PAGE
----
Ben Beers was deeply upset by Tuesday’s mass shooting in Texas that left 19 children and two of their teachers dead.
Beers, 27, is a gun owner as well as a stay-at-home dad with two young kids in Hillsboro.
“The night of the massacre,” Beers said Friday, “I tossed and turned and cried and shook.”
Beers is an ex-Marine and a gun owner. He’s worked with law enforcement and been around guns most of his life. But on Wednesday morning, he decided he needed to do something drastic. He posted on TikTok about what he did next.
“Today I’m turning in my weapons to the Hillsboro Police Department in Oregon,” Beers said in his video. “Both my AR-15 and my 9-mill handgun. I no longer want them.”
“I know this will not change legislation or anything to do with gun culture in America, but hopefully it’ll be a form of symbolism and hopefully America can wake up because no other country has the problems that we do with gun culture and ideation and gun violence like we do.”
Beers’ video has been viewed nearly 192,000 times.
Hillsboro police confirmed Friday that Beers did surrender his weapons to be destroyed. Sgt. Clint Chrz, a spokesperson for the Hillsboro Police Department, said it was very rare to see anyone surrender guns for any reason.
More frequently, Chrz said, people want to dispose of ammunition. In the rare instance that someone is getting rid of a weapon, he added, it’s usually because “Grandpa dies and Grandma wants to get rid of his guns.”
“I’ve never seen it before where someone brings it in because of an incident,” Chrz said.
More often, he said, if someone wants to get rid of a weapon, they take it to a pawn shop.
“They are worth money,” Chrz said. “Most people don’t want to lose $2,000.”
Money, Beers thinks, is the main thing driving the gun problem in America.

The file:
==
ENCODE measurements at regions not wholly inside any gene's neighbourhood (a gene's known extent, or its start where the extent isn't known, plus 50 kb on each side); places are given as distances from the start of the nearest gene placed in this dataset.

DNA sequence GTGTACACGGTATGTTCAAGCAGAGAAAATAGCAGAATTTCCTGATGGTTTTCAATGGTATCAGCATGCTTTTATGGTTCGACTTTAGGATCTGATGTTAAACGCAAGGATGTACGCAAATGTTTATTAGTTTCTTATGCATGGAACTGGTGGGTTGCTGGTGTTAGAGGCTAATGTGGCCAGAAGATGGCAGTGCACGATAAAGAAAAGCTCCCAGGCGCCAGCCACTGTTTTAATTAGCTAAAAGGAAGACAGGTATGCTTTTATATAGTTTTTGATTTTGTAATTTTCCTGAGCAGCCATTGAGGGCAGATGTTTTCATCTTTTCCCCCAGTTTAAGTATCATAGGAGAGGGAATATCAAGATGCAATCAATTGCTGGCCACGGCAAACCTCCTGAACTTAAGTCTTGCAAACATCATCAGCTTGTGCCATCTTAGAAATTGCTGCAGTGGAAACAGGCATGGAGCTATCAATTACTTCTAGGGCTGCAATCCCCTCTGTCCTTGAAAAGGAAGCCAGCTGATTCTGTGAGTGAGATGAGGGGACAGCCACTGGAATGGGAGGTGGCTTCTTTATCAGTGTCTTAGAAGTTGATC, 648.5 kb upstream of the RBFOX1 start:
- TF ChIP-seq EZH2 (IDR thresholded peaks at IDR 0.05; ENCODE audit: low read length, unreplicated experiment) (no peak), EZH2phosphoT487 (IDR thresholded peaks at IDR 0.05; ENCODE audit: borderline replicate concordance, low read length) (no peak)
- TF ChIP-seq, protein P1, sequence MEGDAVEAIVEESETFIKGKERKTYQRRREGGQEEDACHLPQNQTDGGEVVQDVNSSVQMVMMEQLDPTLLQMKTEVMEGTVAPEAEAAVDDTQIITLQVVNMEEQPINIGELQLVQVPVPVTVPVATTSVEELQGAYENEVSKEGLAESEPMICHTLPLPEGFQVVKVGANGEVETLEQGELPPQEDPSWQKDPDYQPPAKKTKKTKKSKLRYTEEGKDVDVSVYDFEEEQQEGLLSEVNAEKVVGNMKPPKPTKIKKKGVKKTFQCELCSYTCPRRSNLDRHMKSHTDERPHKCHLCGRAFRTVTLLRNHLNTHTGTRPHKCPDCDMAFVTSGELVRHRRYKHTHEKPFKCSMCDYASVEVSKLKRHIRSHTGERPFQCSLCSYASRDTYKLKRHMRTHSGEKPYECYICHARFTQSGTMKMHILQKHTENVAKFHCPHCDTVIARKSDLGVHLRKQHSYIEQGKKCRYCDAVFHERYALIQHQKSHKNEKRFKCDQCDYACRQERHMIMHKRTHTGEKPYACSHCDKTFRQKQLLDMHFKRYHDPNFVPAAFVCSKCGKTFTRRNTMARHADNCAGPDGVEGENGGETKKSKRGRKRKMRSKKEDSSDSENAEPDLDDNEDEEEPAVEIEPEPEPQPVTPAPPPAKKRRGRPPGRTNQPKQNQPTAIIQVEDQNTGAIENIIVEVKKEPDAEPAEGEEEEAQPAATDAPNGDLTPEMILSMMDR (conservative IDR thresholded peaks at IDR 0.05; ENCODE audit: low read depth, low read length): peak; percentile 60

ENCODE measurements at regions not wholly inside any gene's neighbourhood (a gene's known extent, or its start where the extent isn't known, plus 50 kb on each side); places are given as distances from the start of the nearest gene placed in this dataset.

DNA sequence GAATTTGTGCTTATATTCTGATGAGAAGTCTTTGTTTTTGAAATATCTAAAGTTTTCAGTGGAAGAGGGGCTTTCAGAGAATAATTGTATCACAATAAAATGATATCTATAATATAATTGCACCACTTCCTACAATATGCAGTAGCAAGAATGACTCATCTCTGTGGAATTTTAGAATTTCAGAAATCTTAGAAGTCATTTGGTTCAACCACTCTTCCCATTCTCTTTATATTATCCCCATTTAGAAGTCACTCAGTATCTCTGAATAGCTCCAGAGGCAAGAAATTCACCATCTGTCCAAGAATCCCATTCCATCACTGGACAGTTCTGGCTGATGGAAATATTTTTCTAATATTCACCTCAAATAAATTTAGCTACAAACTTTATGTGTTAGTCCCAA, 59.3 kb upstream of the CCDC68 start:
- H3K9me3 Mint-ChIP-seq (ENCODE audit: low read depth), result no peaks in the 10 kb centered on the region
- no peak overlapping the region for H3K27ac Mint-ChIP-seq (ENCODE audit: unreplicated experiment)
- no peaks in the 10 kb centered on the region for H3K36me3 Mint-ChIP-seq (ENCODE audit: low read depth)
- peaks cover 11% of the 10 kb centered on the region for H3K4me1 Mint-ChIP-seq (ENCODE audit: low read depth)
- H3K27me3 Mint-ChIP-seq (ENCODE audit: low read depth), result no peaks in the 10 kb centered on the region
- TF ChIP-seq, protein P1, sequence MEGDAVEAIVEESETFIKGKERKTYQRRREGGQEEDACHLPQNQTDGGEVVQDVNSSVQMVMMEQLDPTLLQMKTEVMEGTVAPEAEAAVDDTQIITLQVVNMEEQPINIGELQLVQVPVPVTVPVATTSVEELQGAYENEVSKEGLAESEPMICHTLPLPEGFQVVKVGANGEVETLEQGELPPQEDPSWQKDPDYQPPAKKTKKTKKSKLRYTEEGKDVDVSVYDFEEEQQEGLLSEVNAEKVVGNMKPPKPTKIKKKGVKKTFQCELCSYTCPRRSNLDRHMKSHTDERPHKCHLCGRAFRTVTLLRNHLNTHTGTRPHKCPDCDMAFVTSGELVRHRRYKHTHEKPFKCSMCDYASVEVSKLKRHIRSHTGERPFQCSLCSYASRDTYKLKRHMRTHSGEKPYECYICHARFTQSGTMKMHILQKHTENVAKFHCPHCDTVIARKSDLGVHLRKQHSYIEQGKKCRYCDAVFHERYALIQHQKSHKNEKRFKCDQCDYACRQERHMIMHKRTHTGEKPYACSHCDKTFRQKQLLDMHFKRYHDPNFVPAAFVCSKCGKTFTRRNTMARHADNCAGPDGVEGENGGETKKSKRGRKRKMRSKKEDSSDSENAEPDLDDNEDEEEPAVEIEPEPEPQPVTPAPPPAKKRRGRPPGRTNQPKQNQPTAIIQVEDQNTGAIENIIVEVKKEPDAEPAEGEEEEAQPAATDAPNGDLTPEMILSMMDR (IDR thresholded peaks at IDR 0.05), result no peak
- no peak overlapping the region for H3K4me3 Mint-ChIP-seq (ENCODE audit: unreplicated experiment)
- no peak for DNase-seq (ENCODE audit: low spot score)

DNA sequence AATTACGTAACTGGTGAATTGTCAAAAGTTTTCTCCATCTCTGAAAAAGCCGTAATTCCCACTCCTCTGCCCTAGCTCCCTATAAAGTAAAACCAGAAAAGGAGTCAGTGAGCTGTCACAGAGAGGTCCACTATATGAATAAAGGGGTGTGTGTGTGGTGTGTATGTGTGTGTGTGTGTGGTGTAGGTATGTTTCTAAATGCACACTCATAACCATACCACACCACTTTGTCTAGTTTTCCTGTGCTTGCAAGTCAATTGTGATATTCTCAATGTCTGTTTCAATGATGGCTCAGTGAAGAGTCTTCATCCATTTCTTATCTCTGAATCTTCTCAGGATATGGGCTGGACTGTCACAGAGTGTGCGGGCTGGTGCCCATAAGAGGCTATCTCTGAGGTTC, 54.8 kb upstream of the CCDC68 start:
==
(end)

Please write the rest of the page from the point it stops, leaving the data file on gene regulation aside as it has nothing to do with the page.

“It’s going take so much work to change our future,” he said. “There are billions and billions of dollars being made and jobs and tax revenue.”
But Beers thinks dramatic action is what’s needed to stop gun deaths in this country. The Second Amendment, he thinks, cannot be sacrosanct.
“I’m not a historian at all, but I do know that … when it was written, those were way different times,” Beers said. “Women and Black people were not even considered to be human beings.
“So this document that was signed by our founding fathers, it cannot be like the holy grail, like as an, it can never be touched. They couldn’t fathom what our guns would look like.”
While Beers realizes his action on Wednesday won’t solve the problem, it is a small step and something other gun owners can do, too.
Most local law enforcement agencies can take weapons and have them destroyed. In Hillsboro, surrendered weapons are taken to a company out of Salem that maintains the chain of custody and incinerates them, Chrz said.
But if you’re looking to surrender a weapon, don’t simply walk into a police station with a gun.
Check with your local law enforcement agency to see how they prefer to receive surrendered weapons. In Portland, Portland Police Bureau spokesperson Terri Wallo Strauss said, call the non-emergency line 503-823-3333.
Portland police aren’t set up for gun takebacks “on a large-scale basis,” Wallo Strauss said, but she noted the bureau has “had discussions about partnering again with an outside agency to have a turn-in event.”
Previously, Portland police partnered with Ceasefire Oregon Education Foundation.
“Ceasefire Oregon Education Foundation would love to do another gun turn-in,” said Penny Okamoto, the organization’s executive director.
As of now, Okamoto said, her organization gets a few requests every month from people looking to surrender their weapons.
Okamoto also recommended using non-emergency lines and contacting local sheriff’s departments.
And there is at least one place in Oregon that is always accepting surrendered weapons: the Roseburg Police Department.
The Roseburg Police Department disposes of guns year-round and accepts guns from people who are not residents of Roseburg. To find out more or to arrange a drop-off, call 541-492-6760.
— Lizzy Acker